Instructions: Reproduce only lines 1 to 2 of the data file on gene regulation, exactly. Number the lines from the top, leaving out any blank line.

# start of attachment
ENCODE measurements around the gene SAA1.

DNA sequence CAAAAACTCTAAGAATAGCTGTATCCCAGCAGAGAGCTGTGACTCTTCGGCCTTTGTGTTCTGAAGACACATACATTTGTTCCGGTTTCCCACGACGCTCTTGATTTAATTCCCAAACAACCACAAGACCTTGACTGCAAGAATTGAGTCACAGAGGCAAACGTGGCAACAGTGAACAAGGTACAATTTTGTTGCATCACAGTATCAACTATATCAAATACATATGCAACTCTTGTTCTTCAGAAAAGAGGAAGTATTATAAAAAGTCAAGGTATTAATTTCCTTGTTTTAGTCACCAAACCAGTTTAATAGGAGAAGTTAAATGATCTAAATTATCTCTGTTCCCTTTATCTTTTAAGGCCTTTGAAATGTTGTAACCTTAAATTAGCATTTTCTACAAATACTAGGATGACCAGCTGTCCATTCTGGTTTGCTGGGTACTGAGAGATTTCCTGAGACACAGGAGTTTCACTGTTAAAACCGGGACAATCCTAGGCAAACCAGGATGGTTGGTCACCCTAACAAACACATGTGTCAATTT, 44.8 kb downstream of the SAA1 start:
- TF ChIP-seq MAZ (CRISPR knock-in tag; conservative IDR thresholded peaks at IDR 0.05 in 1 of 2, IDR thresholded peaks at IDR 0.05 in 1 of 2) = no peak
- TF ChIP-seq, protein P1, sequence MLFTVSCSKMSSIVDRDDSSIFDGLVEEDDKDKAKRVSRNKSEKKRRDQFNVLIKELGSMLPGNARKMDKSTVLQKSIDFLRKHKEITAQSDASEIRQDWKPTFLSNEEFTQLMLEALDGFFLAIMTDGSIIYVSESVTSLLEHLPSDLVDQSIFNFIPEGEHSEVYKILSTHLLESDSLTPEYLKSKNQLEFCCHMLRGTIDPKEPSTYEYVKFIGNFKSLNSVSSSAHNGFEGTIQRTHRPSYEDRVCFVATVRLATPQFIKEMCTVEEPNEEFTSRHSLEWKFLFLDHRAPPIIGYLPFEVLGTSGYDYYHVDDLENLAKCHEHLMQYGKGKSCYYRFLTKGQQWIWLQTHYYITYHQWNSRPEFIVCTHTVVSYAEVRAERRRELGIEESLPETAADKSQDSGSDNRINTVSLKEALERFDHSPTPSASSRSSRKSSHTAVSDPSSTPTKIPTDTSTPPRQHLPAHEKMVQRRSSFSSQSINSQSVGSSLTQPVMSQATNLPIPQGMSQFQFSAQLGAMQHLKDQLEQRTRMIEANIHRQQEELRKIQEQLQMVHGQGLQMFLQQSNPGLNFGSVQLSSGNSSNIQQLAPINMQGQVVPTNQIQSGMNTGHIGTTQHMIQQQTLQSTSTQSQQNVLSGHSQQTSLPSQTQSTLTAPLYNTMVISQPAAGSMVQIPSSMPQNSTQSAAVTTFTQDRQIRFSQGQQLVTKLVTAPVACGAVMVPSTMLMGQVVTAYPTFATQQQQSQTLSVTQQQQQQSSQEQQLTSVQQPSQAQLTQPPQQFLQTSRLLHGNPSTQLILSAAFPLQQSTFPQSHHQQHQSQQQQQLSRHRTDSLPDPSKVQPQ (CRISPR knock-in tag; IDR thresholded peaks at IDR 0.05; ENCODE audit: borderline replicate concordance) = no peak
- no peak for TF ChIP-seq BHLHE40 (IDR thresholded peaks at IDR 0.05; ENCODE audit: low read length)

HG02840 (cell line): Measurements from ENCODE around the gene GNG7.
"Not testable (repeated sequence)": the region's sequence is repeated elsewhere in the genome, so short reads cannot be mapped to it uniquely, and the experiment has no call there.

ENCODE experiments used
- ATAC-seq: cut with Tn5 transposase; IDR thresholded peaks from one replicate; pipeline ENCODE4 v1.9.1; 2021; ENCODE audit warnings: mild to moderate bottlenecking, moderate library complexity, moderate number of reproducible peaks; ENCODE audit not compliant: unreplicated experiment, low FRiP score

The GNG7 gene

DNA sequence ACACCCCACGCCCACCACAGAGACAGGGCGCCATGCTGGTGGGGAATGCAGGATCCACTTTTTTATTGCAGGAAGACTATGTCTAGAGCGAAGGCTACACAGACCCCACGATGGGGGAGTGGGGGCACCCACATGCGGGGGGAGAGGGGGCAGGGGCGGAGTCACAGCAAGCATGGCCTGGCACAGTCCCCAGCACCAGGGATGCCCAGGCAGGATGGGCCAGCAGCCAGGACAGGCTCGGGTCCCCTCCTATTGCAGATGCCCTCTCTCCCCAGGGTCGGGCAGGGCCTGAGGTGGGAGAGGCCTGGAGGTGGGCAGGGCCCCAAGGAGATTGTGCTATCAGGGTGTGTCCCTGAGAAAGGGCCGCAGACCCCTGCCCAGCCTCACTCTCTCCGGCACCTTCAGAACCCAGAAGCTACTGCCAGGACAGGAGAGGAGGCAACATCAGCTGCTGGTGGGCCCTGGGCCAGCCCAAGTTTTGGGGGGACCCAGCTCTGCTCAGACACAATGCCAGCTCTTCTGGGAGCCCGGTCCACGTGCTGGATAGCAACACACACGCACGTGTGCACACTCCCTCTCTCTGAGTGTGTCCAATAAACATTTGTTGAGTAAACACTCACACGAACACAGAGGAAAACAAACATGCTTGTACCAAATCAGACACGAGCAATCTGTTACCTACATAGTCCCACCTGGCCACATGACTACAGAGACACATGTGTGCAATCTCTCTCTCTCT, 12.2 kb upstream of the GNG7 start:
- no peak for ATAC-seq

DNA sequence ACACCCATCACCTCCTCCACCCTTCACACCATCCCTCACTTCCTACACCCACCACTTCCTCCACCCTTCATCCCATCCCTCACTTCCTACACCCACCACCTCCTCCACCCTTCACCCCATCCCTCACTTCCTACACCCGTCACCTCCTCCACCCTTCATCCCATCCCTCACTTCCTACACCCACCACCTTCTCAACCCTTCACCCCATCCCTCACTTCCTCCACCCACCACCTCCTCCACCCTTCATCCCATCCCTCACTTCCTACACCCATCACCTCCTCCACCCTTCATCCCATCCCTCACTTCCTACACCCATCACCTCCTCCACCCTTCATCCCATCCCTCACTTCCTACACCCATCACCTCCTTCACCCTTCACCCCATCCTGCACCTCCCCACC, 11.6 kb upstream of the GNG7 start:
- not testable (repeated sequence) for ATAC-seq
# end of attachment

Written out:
ENCODE measurements around the gene SAA1.

DNA sequence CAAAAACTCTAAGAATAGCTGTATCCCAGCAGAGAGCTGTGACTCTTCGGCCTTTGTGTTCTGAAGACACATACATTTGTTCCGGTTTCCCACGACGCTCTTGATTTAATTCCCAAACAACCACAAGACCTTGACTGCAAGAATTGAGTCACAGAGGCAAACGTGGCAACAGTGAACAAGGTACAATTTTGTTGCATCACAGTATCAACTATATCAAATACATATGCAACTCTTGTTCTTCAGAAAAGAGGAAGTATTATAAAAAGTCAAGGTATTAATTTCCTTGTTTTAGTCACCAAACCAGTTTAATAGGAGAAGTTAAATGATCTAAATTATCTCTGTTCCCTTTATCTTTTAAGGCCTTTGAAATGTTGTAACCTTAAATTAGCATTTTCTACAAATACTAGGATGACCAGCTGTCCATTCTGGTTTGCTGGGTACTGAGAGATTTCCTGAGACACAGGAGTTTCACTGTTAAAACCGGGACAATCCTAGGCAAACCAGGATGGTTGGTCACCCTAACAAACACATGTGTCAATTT, 44.8 kb downstream of the SAA1 start: